Roland Clark is the voice of house music

Clark learned on vinyl and played his first paid gig in London with Sting International. The year and club name are hazy, but Clark remembers his nerves. “That day I went to Defective and bought a box of records. I didn’t even listen to them. I just put records in the crate and said ‘Okay Simon [Dunmore], goodbye!’ then I left,” he says. “So I went to DJ’s, and I’d just put on a record and play it.” The reaction of the public? “They’ve gone mad!” Prior to the concert, Clark asked Sting to stay by his side in case things went wrong. “And I looked to my right, and Sting was gone,” he laughs. “I went, ‘What the hell!’ I was a little nervous, but every time I played a record more people came on the floor, and after about 30 minutes I was like ‘pewssh I get it’.

Clark would tour the United States, Southeast Asia, the Middle East, and Europe over the next two decades, between producing and writing lyrics and lyrics. As his profile grew internationally, Clark was not interested in just creating deep house and recording countless acapellas. “It’s very important for me not to stick to one genre. Unfortunately the way this industry is – and it doesn’t have to be – once you do one thing, that’s all you can do.

Clark is the antithesis of this structure. He feels that, in order to move forward and evolve, diving headfirst into other soundscapes like EDM is non-negotiable. He doesn’t understand why some deep house producers want their sound to stay underground. “Don’t they want people to hear their music?” he exclaims. Maybe they want to protect the culture of what they consider “underground”? “, I said. “So they want to pick their big hit,” he says. “That part that I never understood. That’s the whole argument I’ve had with somebody about EDM,” Clark continues. “They said, ‘Oh they [EDM producers] are ruining the house music industry’, and I said, ‘So you consider this house music?’ And they said “no”. So I said, ‘How are they ruining the house music industry? If you don’t even consider this house music, what’s your beef? ‘”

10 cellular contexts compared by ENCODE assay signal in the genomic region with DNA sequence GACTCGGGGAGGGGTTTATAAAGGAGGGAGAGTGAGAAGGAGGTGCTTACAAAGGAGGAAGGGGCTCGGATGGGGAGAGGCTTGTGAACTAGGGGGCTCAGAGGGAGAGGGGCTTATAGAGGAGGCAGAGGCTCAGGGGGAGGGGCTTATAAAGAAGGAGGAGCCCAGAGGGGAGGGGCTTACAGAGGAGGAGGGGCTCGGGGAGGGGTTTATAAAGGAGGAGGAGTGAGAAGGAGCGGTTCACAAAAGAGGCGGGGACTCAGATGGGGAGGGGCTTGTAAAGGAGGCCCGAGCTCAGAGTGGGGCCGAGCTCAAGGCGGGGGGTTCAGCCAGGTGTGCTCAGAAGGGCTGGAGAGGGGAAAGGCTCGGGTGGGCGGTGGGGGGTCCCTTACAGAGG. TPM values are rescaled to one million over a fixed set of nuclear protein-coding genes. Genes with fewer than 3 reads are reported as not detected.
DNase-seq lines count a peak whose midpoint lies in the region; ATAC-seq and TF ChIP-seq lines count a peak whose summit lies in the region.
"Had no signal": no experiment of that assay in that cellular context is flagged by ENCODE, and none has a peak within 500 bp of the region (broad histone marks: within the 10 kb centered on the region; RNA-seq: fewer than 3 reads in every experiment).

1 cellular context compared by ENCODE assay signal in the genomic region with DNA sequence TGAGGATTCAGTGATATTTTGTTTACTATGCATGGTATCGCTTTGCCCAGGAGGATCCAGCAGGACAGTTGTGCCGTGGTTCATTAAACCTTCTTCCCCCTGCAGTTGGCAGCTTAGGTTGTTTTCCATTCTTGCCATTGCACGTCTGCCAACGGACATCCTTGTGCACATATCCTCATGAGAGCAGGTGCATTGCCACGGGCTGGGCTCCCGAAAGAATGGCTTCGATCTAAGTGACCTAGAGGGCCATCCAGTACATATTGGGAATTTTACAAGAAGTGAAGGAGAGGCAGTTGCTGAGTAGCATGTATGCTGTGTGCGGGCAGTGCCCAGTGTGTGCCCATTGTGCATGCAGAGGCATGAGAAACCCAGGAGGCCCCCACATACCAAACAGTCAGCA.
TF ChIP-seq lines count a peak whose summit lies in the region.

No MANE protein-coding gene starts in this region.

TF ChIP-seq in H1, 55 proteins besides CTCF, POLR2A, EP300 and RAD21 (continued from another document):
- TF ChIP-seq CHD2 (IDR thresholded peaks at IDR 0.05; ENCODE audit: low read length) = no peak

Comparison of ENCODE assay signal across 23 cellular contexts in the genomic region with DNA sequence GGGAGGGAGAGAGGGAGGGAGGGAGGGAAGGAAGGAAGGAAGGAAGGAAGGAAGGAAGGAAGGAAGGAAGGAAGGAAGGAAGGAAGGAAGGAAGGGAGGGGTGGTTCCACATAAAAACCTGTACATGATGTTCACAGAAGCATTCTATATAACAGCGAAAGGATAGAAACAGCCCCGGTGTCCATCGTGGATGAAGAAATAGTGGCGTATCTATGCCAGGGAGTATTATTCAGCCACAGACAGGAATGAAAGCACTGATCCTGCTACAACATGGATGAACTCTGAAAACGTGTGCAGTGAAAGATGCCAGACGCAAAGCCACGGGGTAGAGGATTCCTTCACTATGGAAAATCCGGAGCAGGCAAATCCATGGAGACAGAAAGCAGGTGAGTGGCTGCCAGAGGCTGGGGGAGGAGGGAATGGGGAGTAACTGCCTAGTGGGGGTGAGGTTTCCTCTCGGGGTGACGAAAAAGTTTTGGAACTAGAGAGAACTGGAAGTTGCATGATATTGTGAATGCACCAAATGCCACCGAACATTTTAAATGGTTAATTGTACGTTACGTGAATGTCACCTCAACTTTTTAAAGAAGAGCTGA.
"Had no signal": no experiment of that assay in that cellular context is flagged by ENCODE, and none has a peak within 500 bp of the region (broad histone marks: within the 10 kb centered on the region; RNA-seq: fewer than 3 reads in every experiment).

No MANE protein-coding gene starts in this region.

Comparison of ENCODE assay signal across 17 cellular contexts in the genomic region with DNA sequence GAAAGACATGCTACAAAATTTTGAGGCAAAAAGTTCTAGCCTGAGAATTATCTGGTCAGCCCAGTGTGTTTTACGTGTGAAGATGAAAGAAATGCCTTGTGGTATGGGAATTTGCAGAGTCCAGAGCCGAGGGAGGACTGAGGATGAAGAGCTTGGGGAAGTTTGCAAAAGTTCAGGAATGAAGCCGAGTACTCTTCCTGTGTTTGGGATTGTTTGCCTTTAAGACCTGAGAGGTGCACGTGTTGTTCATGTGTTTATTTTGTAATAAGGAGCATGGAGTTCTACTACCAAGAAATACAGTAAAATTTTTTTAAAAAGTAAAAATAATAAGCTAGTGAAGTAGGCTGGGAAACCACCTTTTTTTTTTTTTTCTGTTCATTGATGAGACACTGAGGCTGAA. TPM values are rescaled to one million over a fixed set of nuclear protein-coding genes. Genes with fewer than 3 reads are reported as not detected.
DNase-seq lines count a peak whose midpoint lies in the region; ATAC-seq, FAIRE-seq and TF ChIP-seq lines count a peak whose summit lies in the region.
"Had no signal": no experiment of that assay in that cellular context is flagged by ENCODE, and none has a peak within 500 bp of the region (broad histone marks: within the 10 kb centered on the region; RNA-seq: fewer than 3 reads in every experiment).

Clark explains how when house started in New York and Chicago, people – including him – wanted others to hear it and for the sound to reach Europe. When it happened, “Europe loved it,” he says. “And then it morphed and changed over the years. Then you have techno at what it is now and tech house at what it is now, and people who are still kind of underground, it’s like, well, what are you talking about?” he said as if addressing them directly. “You still have your underground, so stay over there. If you want only 10 people to hear your record, go for it.

True to his word, a slew of collaborations with artists from other genres, especially EDM, have a significant presence in Clark’s catalog. He was introduced to the kingdom by Stretch, the MC of TomorrowWorld — an Atlanta-based offshoot of Tomorrowland — when Clark was living in Georgia, and Stretch invited Clark to attend the festival.

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